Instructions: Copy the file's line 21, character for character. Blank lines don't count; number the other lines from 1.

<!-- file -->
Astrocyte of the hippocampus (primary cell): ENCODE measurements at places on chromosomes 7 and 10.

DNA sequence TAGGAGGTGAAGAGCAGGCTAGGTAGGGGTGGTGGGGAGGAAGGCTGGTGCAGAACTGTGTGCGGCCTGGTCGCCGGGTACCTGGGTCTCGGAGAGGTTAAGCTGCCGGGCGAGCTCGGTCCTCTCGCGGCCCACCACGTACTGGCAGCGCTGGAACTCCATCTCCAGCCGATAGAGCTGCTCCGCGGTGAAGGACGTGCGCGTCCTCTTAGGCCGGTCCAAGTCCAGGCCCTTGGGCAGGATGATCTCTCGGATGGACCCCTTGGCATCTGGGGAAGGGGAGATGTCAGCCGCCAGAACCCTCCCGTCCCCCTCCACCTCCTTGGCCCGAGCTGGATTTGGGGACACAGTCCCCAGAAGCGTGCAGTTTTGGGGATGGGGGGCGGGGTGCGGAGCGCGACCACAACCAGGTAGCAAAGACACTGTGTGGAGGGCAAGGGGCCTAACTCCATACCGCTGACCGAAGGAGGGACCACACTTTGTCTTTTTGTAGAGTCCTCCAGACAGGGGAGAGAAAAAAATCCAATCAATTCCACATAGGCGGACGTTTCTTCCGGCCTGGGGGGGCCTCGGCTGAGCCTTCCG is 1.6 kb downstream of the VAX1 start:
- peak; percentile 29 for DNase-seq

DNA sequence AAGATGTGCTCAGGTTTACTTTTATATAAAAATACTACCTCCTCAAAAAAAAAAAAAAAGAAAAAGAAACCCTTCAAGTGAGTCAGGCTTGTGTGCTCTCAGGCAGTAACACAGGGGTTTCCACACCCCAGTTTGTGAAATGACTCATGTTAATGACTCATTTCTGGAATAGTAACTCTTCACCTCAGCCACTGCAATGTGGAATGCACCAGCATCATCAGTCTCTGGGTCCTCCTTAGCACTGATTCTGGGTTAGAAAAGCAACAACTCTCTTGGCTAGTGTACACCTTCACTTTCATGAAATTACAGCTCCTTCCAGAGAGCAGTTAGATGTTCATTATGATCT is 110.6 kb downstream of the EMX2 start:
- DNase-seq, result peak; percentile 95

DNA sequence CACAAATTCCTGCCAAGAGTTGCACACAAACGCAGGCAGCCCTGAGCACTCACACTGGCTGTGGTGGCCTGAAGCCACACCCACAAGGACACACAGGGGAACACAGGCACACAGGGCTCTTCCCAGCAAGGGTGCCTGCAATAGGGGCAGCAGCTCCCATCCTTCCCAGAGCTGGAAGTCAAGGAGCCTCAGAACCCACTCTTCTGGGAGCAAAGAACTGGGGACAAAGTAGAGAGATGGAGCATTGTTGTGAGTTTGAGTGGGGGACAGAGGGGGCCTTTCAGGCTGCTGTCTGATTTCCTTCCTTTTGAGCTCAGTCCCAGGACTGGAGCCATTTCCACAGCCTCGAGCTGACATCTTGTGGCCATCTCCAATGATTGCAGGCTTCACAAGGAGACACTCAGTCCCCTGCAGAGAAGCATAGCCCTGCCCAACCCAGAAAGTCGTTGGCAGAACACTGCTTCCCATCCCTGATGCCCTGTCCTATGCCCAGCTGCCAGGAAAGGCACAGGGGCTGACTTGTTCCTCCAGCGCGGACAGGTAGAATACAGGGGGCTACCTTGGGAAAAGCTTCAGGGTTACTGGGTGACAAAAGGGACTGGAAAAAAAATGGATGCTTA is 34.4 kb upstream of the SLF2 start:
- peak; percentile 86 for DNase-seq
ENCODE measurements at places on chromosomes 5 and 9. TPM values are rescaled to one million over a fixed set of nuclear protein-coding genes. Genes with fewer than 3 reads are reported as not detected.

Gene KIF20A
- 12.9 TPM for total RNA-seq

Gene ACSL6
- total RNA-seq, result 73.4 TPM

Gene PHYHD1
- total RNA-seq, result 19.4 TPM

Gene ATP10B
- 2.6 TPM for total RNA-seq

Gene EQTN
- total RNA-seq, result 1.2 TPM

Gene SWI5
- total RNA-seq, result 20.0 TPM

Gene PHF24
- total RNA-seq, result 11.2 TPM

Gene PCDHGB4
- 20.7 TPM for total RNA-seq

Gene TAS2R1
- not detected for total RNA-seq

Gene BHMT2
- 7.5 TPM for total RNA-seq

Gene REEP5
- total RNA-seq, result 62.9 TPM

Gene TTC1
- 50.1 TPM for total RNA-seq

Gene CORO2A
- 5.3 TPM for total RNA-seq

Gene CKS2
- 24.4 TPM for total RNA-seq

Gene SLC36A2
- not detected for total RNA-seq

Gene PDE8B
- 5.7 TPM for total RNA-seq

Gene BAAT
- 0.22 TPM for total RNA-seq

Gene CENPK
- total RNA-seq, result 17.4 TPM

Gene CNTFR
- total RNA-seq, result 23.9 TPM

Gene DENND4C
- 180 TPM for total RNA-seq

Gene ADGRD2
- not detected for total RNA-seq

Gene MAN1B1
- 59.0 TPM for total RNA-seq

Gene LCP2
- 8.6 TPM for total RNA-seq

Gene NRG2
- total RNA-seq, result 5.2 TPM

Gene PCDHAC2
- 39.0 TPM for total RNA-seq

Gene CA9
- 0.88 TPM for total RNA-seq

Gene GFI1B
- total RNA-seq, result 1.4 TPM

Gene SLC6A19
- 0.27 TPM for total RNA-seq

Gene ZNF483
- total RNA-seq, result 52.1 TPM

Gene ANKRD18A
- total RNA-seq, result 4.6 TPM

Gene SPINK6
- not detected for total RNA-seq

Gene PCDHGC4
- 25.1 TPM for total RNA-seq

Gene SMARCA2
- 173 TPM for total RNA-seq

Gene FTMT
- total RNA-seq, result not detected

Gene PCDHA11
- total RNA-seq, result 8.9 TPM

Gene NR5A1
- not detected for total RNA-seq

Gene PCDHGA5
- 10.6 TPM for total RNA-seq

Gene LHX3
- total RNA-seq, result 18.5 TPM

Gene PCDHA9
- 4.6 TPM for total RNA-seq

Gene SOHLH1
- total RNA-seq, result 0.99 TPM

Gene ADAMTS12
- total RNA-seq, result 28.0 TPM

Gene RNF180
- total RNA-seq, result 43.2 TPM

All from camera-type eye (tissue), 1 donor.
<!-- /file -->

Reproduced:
Gene PHF24